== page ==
An Acid-Spewing ATM That Protects Itself From Thieves

How scientists turned a beetle's unusual defense mechanism into technology. 
More
A cash machine in downtown Rome. (Reuters)

Defense can be a messy business in the natural world. There are suicidal blast ants that explode, horror frogs that create makeshift claws out of their own broken bones, and bombardier beetles that spray near-boiling gas that's noxious enough to burn human skin. 

The elegance of the bombardier beetle's defense mechanism caught the attention of scientists in Switzerland, who designed anti-theft technology that works like the beetle's anatomy.

The beetle does its thing by storing two chemicals—hydrogen peroxide and hydroquinone—in separate abdominal chambers. When the chemicals mix, they create a reaction that heats and partially vaporizes the liquids. The resulting gas is what the beetle then sprays. It looks like this: 

Reuters

Skip ahead to the one-minute mark and check it out: 

Chemists at ETH Zurich University found a way to replicate this effect using two chemical-filled honeycomb structures. They filled the hollow spaces of one structure with hydrogen peroxide, and filled the hollow spaces of the other with manganese dioxide. Then, they separated the two structures with a thin lacquer that breaks pretty easily on impact. If the two chemicals mix, a reaction occurs. 

The scientists say their technology could be built into cash machines that would ooze hot foam when someone tampers with them, according to the university.

"Since the responsive materials presented here do not depend on electricity, they may provide a cost effective alternative to currently used safety systems in the public domain, automatic teller machines and protection of money transport systems," ETH researchers wrote in a Journal of Materials Chemistry paper.

But instead of burning potential thieves the way a beetle would spray a predator, scientists say their device would emit dye and DNA nanoparticles that would render stolen banknotes useless and mark them for tracking.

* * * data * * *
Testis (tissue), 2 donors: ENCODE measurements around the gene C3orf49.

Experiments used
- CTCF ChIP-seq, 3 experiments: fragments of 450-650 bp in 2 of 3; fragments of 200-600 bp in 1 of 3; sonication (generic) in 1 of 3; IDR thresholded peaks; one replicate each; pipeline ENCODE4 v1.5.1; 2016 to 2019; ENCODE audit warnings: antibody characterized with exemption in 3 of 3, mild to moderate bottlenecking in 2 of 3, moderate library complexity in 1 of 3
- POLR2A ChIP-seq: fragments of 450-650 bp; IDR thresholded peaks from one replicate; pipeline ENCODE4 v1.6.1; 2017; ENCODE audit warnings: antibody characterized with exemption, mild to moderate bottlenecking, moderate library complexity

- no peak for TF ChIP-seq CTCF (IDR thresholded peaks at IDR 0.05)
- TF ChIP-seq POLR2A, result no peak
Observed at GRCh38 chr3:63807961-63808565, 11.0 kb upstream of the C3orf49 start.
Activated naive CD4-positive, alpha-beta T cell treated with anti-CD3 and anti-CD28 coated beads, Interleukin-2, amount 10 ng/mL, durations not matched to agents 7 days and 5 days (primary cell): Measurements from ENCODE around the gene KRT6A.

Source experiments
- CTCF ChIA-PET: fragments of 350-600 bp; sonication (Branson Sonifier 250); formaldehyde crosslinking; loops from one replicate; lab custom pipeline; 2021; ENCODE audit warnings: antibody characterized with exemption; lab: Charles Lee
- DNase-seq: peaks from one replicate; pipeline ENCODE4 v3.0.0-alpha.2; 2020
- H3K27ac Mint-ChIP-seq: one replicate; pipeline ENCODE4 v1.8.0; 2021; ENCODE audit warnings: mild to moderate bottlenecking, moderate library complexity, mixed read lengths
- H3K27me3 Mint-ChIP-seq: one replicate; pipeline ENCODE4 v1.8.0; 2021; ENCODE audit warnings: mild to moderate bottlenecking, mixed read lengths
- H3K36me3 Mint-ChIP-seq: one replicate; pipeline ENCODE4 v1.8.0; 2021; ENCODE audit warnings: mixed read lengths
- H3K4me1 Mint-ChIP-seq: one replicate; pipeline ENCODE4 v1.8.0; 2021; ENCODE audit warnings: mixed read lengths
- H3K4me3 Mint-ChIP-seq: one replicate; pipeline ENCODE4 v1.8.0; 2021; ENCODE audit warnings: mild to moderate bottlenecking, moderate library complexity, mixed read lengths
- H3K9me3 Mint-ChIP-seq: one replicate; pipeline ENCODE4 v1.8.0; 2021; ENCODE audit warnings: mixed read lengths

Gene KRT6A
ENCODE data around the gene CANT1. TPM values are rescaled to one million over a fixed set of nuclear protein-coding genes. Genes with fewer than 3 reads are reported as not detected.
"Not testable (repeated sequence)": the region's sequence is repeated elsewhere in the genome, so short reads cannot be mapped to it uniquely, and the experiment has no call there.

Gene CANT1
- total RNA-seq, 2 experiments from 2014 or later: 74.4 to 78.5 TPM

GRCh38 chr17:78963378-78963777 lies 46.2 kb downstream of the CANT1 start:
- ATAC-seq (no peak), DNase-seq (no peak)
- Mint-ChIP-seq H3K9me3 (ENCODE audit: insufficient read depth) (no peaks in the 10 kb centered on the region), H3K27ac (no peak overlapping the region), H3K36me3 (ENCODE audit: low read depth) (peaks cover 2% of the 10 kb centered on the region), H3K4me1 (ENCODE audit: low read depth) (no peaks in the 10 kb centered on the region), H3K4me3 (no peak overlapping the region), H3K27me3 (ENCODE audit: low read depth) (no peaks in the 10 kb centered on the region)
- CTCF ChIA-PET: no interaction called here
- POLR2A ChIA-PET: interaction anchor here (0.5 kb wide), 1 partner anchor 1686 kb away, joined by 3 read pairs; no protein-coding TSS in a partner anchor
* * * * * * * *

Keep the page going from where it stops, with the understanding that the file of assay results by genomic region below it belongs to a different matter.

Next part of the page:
Jump to comments
Presented by

Adrienne LaFrance

Adrienne LaFrance is a senior associate editor at The Atlantic, where she oversees the Technology Channel. Previously she worked as an investigative reporter for Honolulu Civil Beat, Nieman Journalism Lab, and WBURMore

Her writing has appeared in The New York Times, The Washington Post, Gawker, The Awl, and several other publications. 
Get Today's Top Stories in Your Inbox (preview)

CrossFit Versus Yoga: Choose a Side

How a workout becomes a social identity


Join the Discussion

After you comment, click Post. If you’re not already logged in you will be asked to log in or register. blog comments powered by Disqus

Video

CrossFit Versus Yoga: Choose a Side

How a workout becomes a social identity

Video

Is Technology Making Us Better Storytellers?

The minds behind House of Cards and The Moth weigh in.

Video

A Short Film That Skewers Hollywood

A studio executive concocts an animated blockbuster. Who cares about the story?

Video

In Online Dating, Everyone's a Little Bit Racist

The co-founder of OKCupid shares findings from his analysis of millions of users' data.

Video

What Is a Sandwich?

We're overthinking sandwiches, so you don't have to.

Video

Let's Talk About Not Smoking

Why does smoking maintain its allure? James Hamblin seeks the wisdom of a cool person.

Writers

Up
Down

More in Technology

Just In